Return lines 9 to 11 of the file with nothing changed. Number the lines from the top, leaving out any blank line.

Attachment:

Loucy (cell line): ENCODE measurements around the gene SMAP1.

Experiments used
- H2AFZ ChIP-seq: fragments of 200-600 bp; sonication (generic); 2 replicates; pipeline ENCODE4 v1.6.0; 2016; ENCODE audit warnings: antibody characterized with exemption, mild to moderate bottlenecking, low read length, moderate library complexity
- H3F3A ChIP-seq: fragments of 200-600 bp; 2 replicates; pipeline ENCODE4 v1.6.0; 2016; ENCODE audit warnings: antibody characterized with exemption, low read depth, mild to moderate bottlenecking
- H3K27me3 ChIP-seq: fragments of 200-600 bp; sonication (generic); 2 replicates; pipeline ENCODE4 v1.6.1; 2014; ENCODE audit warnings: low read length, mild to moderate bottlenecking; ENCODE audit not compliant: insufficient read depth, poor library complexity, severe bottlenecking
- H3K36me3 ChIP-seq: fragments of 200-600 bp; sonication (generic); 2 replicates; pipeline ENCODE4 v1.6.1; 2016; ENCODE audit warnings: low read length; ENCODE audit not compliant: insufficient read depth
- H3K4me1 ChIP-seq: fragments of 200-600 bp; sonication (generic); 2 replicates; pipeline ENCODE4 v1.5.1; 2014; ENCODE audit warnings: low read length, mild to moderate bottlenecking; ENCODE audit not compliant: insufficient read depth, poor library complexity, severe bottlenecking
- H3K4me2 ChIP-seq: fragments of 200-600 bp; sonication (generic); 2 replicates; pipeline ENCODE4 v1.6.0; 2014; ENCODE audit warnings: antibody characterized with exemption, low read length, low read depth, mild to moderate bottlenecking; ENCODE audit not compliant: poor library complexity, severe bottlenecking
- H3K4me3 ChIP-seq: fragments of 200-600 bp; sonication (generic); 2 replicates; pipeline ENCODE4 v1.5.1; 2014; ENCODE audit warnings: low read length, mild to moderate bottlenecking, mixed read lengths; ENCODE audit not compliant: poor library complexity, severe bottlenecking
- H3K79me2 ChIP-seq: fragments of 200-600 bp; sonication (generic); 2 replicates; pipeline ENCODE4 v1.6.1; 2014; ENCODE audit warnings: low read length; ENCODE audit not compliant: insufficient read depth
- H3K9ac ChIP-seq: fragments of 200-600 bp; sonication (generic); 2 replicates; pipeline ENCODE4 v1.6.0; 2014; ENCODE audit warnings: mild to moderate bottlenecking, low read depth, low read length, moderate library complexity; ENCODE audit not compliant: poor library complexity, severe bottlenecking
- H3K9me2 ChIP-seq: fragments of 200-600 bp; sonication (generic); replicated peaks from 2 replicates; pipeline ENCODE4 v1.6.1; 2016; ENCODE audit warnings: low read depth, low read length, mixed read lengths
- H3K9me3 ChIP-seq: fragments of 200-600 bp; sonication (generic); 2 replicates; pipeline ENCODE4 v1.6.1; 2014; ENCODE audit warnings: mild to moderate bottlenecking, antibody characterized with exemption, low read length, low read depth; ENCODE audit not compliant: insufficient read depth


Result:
- H3K4me3 ChIP-seq: fragments of 200-600 bp; sonication (generic); 2 replicates; pipeline ENCODE4 v1.5.1; 2014; ENCODE audit warnings: low read length, mild to moderate bottlenecking, mixed read lengths; ENCODE audit not compliant: poor library complexity, severe bottlenecking
- H3K79me2 ChIP-seq: fragments of 200-600 bp; sonication (generic); 2 replicates; pipeline ENCODE4 v1.6.1; 2014; ENCODE audit warnings: low read length; ENCODE audit not compliant: insufficient read depth
- H3K9ac ChIP-seq: fragments of 200-600 bp; sonication (generic); 2 replicates; pipeline ENCODE4 v1.6.0; 2014; ENCODE audit warnings: mild to moderate bottlenecking, low read depth, low read length, moderate library complexity; ENCODE audit not compliant: poor library complexity, severe bottlenecking